By Joaquim Levy
Institutional investors are increasingly interested in
infrastructure but face important hurdles to increasing their
exposure to it.
Pension funds and insurance companies have a natural
interest in infrastructure as a long-term asset yielding
predictable and robust cash flows, with low correlation to
other assets. The risks of new ("greenfield")
infrastructure projects are, however, often well beyond the
typical fixed-income risk appetite and the mandate of many
The World Bank Group—which is being entrusted by
governments to help crowd in new forms of private finance with
longer tenors and lower interest rates than traditional project
finance—can help bridge this gap by engaging with
countries to enhance regulations and make innovative use of
The five World Bank Group institutions are committed to
helping countries improve several key things: project design
and preparation, the regulatory environment at both the
sectoral and the broader investment policy levels, and the
information flow related to infrastructure in the emerging
markets and developing economies (EMDEs).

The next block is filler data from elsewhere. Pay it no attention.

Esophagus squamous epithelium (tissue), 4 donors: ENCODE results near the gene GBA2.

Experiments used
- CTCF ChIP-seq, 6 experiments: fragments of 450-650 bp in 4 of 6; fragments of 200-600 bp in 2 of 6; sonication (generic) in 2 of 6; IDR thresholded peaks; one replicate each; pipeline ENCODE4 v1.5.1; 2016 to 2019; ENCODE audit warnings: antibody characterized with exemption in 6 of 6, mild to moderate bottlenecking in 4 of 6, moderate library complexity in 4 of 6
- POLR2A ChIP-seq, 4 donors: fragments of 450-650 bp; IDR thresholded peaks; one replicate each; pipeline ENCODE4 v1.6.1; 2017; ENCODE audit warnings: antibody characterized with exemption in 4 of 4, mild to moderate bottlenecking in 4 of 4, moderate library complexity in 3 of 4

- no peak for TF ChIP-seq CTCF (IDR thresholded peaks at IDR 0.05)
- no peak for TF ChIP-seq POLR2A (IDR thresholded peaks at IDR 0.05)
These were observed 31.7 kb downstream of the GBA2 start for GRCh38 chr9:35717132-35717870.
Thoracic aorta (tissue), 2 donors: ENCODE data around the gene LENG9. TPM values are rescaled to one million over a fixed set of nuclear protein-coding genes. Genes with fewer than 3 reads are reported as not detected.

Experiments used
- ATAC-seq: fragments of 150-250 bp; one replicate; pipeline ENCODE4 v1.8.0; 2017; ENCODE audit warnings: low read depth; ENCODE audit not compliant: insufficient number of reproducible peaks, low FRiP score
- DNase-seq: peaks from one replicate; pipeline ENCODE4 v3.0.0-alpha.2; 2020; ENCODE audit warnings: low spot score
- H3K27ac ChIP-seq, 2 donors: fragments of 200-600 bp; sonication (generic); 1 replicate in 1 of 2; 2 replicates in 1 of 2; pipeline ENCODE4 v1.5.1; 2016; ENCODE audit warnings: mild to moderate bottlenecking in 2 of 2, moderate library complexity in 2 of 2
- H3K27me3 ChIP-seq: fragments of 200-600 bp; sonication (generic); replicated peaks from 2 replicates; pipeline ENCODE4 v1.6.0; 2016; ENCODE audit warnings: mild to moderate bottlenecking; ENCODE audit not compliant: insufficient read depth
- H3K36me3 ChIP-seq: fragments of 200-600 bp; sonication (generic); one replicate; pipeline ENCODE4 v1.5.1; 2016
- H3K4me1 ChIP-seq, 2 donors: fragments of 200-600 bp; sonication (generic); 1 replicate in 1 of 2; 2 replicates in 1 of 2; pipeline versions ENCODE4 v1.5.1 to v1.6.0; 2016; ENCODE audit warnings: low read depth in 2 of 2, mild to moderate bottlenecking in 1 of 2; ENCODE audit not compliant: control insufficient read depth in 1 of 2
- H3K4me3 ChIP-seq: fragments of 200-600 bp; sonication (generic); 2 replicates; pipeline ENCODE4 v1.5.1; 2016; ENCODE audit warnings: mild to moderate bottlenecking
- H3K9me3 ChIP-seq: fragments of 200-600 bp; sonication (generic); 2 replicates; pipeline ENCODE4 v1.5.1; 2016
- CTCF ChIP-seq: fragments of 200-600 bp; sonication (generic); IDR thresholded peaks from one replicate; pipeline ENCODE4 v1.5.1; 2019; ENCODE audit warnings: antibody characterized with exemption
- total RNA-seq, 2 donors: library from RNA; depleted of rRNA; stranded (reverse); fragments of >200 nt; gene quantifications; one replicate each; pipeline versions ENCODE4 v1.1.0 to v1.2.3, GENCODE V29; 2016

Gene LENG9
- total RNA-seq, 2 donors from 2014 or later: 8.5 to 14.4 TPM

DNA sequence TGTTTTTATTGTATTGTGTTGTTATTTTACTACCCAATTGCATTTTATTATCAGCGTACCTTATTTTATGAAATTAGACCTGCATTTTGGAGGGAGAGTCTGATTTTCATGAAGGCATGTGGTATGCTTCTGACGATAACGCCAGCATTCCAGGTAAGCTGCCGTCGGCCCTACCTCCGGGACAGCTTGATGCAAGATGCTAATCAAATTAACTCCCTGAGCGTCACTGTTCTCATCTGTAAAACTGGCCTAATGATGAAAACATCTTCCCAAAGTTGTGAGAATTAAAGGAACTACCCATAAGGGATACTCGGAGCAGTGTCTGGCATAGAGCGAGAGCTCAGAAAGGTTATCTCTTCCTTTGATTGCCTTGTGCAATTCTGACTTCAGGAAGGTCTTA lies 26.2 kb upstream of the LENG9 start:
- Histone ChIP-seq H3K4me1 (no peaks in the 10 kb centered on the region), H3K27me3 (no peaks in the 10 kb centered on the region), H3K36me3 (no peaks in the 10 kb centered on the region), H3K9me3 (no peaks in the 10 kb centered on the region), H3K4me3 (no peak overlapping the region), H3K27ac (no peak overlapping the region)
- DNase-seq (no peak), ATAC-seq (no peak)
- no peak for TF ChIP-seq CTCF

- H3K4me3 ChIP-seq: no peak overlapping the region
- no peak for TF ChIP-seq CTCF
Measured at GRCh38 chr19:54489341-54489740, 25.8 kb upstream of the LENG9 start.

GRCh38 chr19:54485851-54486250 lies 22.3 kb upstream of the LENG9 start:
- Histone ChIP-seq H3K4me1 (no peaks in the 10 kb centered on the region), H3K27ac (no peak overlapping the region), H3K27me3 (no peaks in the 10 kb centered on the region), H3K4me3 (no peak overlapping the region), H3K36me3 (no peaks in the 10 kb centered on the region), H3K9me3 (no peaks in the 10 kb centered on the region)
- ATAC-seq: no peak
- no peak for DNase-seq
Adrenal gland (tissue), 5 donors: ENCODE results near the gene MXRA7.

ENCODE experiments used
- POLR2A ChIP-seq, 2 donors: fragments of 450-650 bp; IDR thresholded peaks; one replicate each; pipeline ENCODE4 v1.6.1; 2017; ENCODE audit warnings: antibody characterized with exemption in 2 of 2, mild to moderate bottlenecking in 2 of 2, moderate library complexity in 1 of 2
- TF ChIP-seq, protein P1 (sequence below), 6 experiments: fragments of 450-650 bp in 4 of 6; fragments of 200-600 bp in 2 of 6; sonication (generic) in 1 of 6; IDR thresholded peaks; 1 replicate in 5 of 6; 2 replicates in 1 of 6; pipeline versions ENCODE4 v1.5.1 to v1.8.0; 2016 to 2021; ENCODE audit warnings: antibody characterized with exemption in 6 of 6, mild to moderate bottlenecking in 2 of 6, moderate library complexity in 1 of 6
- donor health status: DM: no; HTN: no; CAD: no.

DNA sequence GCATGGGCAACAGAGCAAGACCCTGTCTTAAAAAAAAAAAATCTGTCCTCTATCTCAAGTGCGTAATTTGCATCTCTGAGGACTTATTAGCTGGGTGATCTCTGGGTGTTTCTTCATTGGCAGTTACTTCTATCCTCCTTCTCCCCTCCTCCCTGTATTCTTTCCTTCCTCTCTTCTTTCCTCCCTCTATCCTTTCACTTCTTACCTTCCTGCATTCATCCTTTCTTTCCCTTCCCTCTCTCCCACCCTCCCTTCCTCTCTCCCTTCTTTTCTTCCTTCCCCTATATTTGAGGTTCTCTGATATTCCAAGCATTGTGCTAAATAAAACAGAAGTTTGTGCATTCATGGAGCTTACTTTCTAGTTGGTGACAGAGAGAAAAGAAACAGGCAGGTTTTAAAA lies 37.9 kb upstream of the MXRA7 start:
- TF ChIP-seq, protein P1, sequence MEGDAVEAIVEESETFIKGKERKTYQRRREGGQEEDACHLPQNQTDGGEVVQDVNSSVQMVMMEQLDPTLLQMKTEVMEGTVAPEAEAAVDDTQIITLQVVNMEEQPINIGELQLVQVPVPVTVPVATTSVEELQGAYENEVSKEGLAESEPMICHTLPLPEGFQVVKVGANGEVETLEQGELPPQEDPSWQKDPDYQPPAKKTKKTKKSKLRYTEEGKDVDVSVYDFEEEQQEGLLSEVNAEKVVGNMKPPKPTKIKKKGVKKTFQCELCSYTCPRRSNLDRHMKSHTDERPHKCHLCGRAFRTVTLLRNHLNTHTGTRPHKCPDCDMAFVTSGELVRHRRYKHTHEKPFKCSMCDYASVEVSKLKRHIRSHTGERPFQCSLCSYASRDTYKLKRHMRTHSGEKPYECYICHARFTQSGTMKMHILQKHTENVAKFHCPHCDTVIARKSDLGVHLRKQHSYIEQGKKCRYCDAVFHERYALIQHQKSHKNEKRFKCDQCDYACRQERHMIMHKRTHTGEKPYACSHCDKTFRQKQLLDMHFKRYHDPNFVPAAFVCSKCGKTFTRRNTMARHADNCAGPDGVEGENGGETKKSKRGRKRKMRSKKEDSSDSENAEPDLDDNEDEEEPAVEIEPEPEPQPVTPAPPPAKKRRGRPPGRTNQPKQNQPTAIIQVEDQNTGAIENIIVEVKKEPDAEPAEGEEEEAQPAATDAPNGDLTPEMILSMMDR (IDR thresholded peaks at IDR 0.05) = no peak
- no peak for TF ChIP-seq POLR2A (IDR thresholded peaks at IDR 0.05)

These actions, together with developing local markets and
reviewing the regulatory constraints that institutional
investors face in both developed and developing nations, can
help match the risk profile of many infrastructure programs and
projects to the risk capacity of institutional
However, despite these efforts, many institutional investors
might still not feel comfortable to participate in new
projects, but instead remain focused on brownfield projects,
i.e., those that are already operational, do not face
construction risks, and have settled part of their demand
Finding ways for institutional investors to invest in
brownfield projects could help countries recycle their assets,
raising resources to invest in new projects.
In Australia, where superannuation funds have long held as
much as 12% of their investments in infrastructure (primarily
domestic), the government recently established a fund to
encourage such recycling of assets.
Similar approaches—securitizing revenues and then
leasing or selling brownfield assets to turn the embedded value
into money for greenfield investment—offers tremendous